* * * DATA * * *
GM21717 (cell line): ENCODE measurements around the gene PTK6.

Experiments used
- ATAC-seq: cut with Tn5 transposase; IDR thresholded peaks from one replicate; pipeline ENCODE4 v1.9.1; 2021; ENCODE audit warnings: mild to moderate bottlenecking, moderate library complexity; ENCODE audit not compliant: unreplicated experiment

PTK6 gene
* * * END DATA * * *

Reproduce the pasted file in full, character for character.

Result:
GM21717 (cell line): ENCODE measurements around the gene PTK6.

Experiments used
- ATAC-seq: cut with Tn5 transposase; IDR thresholded peaks from one replicate; pipeline ENCODE4 v1.9.1; 2021; ENCODE audit warnings: mild to moderate bottlenecking, moderate library complexity; ENCODE audit not compliant: unreplicated experiment

PTK6 gene